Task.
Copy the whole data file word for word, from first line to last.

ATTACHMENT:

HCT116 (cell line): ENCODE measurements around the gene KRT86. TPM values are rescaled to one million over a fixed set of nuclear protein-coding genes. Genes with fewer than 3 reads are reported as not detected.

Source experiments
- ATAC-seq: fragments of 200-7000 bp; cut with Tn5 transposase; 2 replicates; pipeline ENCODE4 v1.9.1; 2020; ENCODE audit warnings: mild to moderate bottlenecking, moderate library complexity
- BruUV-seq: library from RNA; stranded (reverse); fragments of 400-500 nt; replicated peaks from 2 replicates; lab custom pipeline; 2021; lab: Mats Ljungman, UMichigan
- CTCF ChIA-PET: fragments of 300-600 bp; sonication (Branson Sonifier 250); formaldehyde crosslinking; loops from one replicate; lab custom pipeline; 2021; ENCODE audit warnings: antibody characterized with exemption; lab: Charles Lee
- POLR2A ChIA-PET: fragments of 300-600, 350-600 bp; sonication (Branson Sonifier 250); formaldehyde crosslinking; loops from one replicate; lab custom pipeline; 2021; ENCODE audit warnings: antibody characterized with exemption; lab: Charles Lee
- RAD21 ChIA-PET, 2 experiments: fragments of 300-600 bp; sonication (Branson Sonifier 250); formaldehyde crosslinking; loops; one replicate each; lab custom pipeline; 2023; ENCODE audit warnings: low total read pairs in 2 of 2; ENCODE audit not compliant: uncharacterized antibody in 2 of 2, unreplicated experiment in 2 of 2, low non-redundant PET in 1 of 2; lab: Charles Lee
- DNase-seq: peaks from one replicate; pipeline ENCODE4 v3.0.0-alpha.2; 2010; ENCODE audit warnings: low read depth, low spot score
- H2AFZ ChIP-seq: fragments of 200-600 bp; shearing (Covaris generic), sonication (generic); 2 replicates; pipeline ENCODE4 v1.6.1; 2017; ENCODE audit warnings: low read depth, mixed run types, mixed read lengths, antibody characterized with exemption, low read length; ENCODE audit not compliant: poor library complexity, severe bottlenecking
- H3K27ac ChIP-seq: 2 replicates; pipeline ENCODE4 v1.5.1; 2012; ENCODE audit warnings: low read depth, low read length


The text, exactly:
HCT116 (cell line): ENCODE measurements around the gene KRT86. TPM values are rescaled to one million over a fixed set of nuclear protein-coding genes. Genes with fewer than 3 reads are reported as not detected.

Source experiments
- ATAC-seq: fragments of 200-7000 bp; cut with Tn5 transposase; 2 replicates; pipeline ENCODE4 v1.9.1; 2020; ENCODE audit warnings: mild to moderate bottlenecking, moderate library complexity
- BruUV-seq: library from RNA; stranded (reverse); fragments of 400-500 nt; replicated peaks from 2 replicates; lab custom pipeline; 2021; lab: Mats Ljungman, UMichigan
- CTCF ChIA-PET: fragments of 300-600 bp; sonication (Branson Sonifier 250); formaldehyde crosslinking; loops from one replicate; lab custom pipeline; 2021; ENCODE audit warnings: antibody characterized with exemption; lab: Charles Lee
- POLR2A ChIA-PET: fragments of 300-600, 350-600 bp; sonication (Branson Sonifier 250); formaldehyde crosslinking; loops from one replicate; lab custom pipeline; 2021; ENCODE audit warnings: antibody characterized with exemption; lab: Charles Lee
- RAD21 ChIA-PET, 2 experiments: fragments of 300-600 bp; sonication (Branson Sonifier 250); formaldehyde crosslinking; loops; one replicate each; lab custom pipeline; 2023; ENCODE audit warnings: low total read pairs in 2 of 2; ENCODE audit not compliant: uncharacterized antibody in 2 of 2, unreplicated experiment in 2 of 2, low non-redundant PET in 1 of 2; lab: Charles Lee
- DNase-seq: peaks from one replicate; pipeline ENCODE4 v3.0.0-alpha.2; 2010; ENCODE audit warnings: low read depth, low spot score
- H2AFZ ChIP-seq: fragments of 200-600 bp; shearing (Covaris generic), sonication (generic); 2 replicates; pipeline ENCODE4 v1.6.1; 2017; ENCODE audit warnings: low read depth, mixed run types, mixed read lengths, antibody characterized with exemption, low read length; ENCODE audit not compliant: poor library complexity, severe bottlenecking
- H3K27ac ChIP-seq: 2 replicates; pipeline ENCODE4 v1.5.1; 2012; ENCODE audit warnings: low read depth, low read length